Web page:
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Body Worlds Exhibits by Gunther von Hagens: An Exhibition for the Better Understanding of the Human Anatomy

BY Sonal Panse February 7, 2019
A gymnast at Body Worlds Exhibits.

A gymnast at Body Worlds Exhibits. (Nick Webb / Wikimedia Commons)

The Body Worlds exhibits by Dr. Gunther von Hagens is a famously controversial exhibition that straddles art and anatomy. If you have ever wondered what the human body looks like from the inside and how the different bones, muscles, arteries, and inner organs look in different positions, this is the exhibition that will enlighten you. The exhibition features over 200 real bodies that include human babies, young people, middle-aged people, elderly people, and also animals.

These bodies have been stripped of their skin to reveal the interior parts in stark detail and the bodies have been preserved in a lifelike state by a complicated, lengthy, and expensive procedure called plastination. Most of us are not accustomed to seeing dead human bodies and so this exhibition can come as a shock to many visitors. People have reportedly fainted while visiting. People holding certain moral, religious, and political views have criticized the exhibition as being disrespectful and demeaning to human life.

Dr. von Hagens doesn’t appear to be fazed too much by these controversies; he has successfully defended his stance and his exhibits in court on several occasions. He shrugs off the controversies and states that the purpose of the Body Worlds exhibits is to display for visitors the entire spectrum of the cycle of life. He also hopes that by seeing the exhibition people will become better informed about the workings of their bodies and that they will then take better care of themselves and live in a healthier way.

Dr. Gunther von Hagens

Formerly a Professor of Anatomy at Heidelberg University, Dr. Gunther von Hagens has a doctorate in Anesthetics and Emergency Medicine. He teaches at Dalian’s School of Medicine in China and also holds the Directorial position at the Bishkek State Medical Academy’s Plastination Center in Kyrgyzstan. 

In 2002, Dr. von Hagens performed an autopsy on the corpse of a 72 years old man and the autopsy was telecast live on Channel 4. An estimated 1.4 million people watched the live broadcast. This was the first publicly performed autopsy in the UK in 170 years.

Gunther von Hagens. (Nick Webb / Flickr)

Dr. von Hagens thinks there should be more of these in the line of the public body dissections that were once performed in Padua and Leiden in the 16th century and which inspired the dissection artworks of Leonardo da Vinci, Albrecht Dürer, and Rembrandt. He calls it the democratization of the human body. People should know more about their own bodies, rather than this knowledge being kept the strict preserve of the medical fraternity.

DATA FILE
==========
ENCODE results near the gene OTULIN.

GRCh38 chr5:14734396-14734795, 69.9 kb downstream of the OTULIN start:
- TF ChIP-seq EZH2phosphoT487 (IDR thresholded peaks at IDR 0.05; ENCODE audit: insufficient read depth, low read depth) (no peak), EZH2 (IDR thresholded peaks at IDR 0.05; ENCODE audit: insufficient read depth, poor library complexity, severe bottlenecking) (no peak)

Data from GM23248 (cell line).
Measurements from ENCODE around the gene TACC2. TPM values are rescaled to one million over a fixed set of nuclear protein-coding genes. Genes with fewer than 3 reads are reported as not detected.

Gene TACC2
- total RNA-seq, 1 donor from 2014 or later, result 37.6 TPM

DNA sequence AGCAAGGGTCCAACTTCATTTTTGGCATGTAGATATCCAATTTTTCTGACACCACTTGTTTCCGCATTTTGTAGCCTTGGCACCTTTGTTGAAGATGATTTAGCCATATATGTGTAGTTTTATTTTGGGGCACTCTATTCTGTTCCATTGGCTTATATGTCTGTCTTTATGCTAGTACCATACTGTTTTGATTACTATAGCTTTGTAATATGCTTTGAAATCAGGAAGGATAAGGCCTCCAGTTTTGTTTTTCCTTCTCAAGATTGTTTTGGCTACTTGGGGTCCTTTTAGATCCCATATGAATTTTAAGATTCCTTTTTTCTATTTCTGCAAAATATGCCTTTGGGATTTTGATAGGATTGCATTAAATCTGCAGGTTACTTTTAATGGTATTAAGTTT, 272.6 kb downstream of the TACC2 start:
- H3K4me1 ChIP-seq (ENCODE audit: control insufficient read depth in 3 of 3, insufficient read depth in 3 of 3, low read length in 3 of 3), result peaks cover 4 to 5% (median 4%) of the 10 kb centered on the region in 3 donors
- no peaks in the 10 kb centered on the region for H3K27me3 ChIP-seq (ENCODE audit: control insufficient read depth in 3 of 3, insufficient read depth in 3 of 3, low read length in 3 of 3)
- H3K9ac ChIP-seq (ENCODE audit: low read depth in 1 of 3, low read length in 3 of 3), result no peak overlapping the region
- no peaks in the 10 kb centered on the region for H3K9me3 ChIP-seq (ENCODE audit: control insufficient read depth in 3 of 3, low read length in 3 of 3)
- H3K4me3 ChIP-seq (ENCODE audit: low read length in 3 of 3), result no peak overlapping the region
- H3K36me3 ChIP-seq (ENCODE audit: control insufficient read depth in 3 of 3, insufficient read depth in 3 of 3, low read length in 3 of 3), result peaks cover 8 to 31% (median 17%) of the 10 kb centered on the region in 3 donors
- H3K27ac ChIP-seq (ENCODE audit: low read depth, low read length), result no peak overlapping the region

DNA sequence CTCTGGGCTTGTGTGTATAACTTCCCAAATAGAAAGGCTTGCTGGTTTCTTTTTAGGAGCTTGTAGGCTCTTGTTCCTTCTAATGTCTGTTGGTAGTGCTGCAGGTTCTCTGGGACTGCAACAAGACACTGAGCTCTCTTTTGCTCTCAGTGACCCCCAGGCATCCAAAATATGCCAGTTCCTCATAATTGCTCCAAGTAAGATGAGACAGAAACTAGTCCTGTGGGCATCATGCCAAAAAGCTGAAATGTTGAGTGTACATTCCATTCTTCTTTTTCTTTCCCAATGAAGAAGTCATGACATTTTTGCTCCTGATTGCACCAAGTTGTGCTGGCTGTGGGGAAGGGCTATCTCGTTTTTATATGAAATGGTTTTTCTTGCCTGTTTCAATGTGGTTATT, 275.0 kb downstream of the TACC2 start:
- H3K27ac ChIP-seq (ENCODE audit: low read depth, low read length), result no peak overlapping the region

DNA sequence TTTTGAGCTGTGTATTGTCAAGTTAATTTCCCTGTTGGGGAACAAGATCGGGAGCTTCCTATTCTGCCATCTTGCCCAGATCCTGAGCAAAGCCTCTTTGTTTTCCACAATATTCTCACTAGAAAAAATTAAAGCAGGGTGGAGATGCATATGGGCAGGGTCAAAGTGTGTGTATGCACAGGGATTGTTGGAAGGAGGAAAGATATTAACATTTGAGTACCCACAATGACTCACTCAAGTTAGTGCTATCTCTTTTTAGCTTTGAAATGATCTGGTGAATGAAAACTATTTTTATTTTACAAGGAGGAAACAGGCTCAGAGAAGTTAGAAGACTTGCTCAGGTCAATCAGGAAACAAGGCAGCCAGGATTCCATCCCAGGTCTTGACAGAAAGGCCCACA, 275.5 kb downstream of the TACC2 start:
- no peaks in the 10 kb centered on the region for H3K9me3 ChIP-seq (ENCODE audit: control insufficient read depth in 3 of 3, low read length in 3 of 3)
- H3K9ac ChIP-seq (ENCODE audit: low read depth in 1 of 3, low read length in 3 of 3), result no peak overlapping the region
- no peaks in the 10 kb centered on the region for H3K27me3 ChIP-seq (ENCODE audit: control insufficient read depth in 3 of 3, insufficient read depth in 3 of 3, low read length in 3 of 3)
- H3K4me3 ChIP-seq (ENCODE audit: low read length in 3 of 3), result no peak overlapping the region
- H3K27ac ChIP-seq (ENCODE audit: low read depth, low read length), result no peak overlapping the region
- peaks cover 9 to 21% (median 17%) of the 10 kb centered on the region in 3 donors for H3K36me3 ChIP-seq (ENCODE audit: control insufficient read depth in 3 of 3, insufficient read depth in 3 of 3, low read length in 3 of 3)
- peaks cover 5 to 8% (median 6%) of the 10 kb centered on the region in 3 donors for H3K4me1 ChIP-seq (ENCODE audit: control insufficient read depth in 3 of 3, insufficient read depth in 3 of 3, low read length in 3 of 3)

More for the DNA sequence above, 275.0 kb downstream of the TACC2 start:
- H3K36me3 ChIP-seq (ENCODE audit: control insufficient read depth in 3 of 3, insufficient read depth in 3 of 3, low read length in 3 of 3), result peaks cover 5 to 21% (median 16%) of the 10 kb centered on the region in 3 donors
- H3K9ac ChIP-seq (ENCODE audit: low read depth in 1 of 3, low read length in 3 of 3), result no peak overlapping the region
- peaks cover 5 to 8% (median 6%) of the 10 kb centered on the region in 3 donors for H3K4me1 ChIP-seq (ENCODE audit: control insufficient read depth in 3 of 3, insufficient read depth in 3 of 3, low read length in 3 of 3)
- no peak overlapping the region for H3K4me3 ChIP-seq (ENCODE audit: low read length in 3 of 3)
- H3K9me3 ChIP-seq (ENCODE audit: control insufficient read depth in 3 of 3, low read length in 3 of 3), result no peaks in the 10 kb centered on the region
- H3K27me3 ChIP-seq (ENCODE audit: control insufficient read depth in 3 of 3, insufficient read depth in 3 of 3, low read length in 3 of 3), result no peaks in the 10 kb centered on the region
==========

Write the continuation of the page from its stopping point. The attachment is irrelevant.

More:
The Body Worlds exhibits

The first Body Worlds exhibition took place in 1995 in Tokyo, Japan. Ever since then, Dr. Gunther von Hagens has taken the show to 47 cities in various countries in North America, Europe, and Asia, and over 37 million visitors have seen the exhibition.

All the bodies in the exhibits have been donated by people before their death and Dr. von Hagens maintains strict records and documentation regarding this. That said, the exhibition does not inform visitors about who exactly these people were and what motivated them to donate their bodies for the purpose of the exhibition.

The exhibition is arranged in an order from comparatively fewer shocking exhibits to more shocking exhibits to acclimatize visitors to what some people have described as the overall ‘gory spectacle’. That said, nothing in the exhibition is presented simply for the shock value. The bodies are arranged in various poses, both for artistic effect as well to show how the bones, muscles, inner organs, and other interior parts operate.

Visitors can avail of written matter as well as audio guides as they walk around the exhibits. The detailed anatomical information provided in these include how muscles, tendons, and bones work to move fingers and other body parts, how the heart works, how the nerves, arteries, and veins work, and so on.

Body Worlds Exhibits: A male ballet dancer.

Body Worlds A male ballet dancer. (Nick / Flickr)

You can see how smoking and drinking affect your lungs and your liver, respectively. The exhibit has diseased or damaged lungs and livers placed next to healthy organs, so you can clearly see the difference. Many visitors find this more unsettling than any of the other exhibits.

The plastination technique